ALEX Salmond is right to recognise the development of hydro-electric power in the Highlands in the two decades after the Second World War as a revolution.
It made for a big leap in living standards, not just because Highlanders could have reliable electricity to light and heat their homes, but also because it powered a growth in industry and commerce.
But will the new aims he announced yesterday for a second expansion of hydro power, more than doubling current generation, come to be seen as a second such revolution?
That he rode on the coat-tails of ScottishPower’s decision to investigate the costs and technical feasibility of more than doubling the generating capacity of its Cruachan pumped storage plant beside Loch Awe helped give the appearance of some substance behind his words.
In principle, an expansion of pumped storage would be welcome. It is regarded as the only reliable means of storing wind energy which gets generated at times when there is no demand for it. Having more such storage would help to make wind a more reliable source of electricity and also further reduce carbon emissions.
But the facts are that this is a feasibility study that will take up to two years to complete and the costs and employment creation potential of the project are, at this stage, only a very rough guesstimate. Like ScottishPower’s schemes for carbon capture and storage at Longannet power station, and its Argyll Array offshore wind farm, the Cruachan expansion may turn out to be too technically difficult or too expensive for it to go ahead.
It also seems probable that for it to work, effectively as a 1,000 megawatt storage battery for wind power, the reservoir halfway up Ben Cruachan will have to be increased in size quite dramatically, which may make it distasteful to environment and landscape-lovers.
Mr Salmond already appears to regard the project’s prospects of coming to fruition as more likely than not. But, and regardless of whether it ever goes ahead or not, it will serve a valuable political purpose as the investment decision, somewhat conveniently, will only be taken after the independence referendum.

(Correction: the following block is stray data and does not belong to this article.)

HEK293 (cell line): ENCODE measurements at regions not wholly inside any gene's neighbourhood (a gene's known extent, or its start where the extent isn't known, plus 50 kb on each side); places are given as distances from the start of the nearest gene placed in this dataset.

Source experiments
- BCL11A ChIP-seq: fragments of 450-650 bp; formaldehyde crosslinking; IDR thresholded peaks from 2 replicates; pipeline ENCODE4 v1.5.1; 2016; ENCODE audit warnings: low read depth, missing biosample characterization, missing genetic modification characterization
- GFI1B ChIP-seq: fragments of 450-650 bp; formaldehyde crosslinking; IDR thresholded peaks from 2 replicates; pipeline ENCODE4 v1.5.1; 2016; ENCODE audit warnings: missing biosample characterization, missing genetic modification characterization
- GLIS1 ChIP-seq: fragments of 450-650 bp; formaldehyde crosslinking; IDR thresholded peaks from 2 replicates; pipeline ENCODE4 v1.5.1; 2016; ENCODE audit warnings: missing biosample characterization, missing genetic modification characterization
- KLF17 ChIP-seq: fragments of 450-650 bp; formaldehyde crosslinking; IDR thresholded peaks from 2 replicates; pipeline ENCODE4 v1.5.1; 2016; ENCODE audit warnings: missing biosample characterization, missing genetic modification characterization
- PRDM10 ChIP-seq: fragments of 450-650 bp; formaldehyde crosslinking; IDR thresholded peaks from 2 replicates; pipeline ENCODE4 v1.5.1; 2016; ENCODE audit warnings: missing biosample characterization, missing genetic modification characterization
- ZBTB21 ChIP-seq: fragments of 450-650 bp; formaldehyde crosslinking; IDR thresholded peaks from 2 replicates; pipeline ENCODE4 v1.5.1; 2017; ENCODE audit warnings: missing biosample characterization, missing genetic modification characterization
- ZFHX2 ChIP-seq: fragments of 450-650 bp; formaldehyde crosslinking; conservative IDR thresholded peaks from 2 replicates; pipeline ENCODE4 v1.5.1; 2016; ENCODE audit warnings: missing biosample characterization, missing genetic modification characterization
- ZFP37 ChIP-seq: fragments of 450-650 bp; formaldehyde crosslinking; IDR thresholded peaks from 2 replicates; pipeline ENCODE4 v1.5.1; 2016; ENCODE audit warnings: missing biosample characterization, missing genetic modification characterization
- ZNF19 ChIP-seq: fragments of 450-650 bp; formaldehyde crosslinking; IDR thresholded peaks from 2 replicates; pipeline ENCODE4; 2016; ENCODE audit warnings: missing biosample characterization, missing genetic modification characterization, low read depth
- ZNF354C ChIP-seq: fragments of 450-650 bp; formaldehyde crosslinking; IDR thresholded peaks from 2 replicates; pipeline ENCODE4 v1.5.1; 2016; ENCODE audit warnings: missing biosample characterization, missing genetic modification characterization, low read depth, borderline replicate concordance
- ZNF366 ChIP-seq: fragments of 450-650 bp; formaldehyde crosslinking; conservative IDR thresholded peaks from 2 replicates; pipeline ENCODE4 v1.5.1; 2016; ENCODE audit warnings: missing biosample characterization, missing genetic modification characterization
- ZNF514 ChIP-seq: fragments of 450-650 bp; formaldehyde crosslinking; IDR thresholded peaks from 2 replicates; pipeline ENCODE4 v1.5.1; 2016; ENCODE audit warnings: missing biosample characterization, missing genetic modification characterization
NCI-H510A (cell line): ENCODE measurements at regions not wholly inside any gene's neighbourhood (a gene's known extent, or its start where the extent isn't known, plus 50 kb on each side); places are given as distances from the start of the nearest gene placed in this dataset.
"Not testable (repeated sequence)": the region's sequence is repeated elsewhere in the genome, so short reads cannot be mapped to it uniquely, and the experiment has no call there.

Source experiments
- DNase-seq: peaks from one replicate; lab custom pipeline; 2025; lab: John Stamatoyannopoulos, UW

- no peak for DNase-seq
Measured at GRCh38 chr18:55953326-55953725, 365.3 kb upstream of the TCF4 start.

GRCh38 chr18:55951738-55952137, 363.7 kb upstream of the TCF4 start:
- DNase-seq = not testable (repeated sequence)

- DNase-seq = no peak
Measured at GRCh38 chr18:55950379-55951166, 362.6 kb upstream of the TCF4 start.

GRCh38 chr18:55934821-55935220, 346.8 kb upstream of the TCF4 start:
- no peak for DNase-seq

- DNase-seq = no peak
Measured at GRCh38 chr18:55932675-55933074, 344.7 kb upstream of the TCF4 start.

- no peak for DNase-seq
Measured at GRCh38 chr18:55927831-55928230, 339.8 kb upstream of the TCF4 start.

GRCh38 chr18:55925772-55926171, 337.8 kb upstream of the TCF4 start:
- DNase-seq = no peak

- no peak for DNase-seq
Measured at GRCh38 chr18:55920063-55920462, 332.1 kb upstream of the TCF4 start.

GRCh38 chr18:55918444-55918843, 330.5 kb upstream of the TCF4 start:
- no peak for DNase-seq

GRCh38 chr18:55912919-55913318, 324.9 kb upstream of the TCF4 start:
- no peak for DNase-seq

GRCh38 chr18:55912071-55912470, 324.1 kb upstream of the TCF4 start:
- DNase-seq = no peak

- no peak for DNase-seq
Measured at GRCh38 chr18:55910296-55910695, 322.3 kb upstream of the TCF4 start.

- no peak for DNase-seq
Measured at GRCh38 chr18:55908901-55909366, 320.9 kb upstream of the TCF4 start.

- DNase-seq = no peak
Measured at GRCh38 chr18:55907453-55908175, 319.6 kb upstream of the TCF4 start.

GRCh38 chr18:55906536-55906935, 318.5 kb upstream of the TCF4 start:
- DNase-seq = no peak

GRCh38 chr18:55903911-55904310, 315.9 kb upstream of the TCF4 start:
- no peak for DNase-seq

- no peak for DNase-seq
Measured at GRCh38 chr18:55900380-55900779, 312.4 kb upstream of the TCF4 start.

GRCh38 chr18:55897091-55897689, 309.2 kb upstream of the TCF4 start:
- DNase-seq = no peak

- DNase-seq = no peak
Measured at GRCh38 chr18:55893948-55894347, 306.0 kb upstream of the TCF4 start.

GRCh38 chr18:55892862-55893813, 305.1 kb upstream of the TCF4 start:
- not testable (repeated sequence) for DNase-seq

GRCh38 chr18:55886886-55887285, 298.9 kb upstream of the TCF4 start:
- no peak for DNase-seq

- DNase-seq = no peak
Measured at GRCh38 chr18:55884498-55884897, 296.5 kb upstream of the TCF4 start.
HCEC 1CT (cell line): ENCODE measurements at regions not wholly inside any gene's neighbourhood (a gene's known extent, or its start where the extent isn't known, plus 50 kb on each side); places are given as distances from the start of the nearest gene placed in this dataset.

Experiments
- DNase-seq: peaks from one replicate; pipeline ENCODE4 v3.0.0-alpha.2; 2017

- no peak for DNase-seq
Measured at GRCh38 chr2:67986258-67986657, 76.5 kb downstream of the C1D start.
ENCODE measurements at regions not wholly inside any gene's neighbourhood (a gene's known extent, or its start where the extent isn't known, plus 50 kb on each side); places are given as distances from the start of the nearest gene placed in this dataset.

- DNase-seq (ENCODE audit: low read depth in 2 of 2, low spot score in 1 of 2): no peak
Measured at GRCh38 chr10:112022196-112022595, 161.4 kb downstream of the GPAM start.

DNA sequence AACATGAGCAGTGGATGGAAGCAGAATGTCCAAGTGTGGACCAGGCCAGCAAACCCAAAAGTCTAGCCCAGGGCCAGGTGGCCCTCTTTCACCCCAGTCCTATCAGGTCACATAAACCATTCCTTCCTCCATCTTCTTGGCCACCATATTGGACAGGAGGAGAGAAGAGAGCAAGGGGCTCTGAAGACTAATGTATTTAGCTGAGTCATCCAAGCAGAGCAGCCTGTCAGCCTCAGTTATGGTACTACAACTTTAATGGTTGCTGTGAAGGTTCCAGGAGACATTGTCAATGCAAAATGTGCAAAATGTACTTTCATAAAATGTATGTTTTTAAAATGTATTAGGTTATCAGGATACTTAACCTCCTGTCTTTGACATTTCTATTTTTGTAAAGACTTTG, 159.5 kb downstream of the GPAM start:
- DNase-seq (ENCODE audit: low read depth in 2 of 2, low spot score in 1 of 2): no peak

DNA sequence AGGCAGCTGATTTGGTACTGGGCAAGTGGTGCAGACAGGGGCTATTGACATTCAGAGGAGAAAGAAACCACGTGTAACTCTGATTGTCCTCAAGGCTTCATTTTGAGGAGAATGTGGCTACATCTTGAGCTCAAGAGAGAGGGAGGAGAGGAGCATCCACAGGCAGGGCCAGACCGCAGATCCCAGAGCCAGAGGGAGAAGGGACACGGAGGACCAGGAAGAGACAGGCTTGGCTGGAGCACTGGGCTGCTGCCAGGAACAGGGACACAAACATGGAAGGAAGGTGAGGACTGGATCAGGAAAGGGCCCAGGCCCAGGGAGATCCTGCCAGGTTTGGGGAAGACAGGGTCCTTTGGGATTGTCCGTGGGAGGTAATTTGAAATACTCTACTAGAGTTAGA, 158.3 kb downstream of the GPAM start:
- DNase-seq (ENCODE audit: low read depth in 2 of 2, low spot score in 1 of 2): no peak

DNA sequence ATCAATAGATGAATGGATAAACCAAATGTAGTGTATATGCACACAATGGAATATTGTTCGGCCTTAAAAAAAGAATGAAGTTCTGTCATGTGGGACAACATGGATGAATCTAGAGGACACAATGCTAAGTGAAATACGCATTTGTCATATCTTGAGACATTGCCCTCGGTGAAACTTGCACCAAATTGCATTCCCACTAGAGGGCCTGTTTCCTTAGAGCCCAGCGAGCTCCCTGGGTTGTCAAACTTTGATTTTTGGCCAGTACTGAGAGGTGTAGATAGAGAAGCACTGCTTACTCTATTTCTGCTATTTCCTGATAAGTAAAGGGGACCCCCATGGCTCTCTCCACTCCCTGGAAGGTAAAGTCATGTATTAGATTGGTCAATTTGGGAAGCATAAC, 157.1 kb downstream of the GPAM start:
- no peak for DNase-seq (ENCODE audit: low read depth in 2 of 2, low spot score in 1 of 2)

In this context, energy is a problem issue for Mr Salmond. In the UK, expansion of Scottish renewables, which he sees as a major source of jobs as well as cutting carbon emissions, is dependent on a subsidy which is mostly financed by consumers in England and Wales.
He argues that such will be England’s needs, that people and businesses south of the Border will be happy to continue paying their foreign neighbour the subsidy to keep their lights on. But there can be no guarantee of that.
History may record that Mr Salmond, far from ushering in a new hydro revolution, waved a diversionary red flag for political purposes.
Weather is culprit not humans
PEOPLE living along the banks of the Thames whose homes have been flooded or are threatened with inundation deserve all the help that the relevant authorities can give and our sympathy. To have a cherished home wrecked by muddy floodwater is soul-destroying.
Amidst the anguish, it is understandable that people will get angry and seek someone to blame. Many people tend to think of the world as a place where humankind is now in charge, equipped with the technology and resources to prevent such disruptive events from happening.
But is this really true? And does it serve any good purpose to demand that heads believed to be responsible should roll?
Certainly, those in charge of England’s Environment Agency and ministers responsible for it have a case to answer in Somerset. Pleas that rivers should be dredged were rejected and the response that this would only have been a partial solution suggests that it might have partly prevented some of the flooding there.
But no such argument seems to apply to the Thames Valley. Fire crews report that they have simply never seen such depths of floodwater and flood gauges record that the river is at its highest level since they were installed more than 20 years ago.
This argues that the blame firmly attaches to the weather, which has been responsible for dumping record amounts of rainfall on southern England. These record downfalls can in turn be blamed on climate change, which is making extreme weather events much more frequent.
Seeing someone in authority being given the sack might make some people feel better, but it does nothing to fix the real problem – the weather.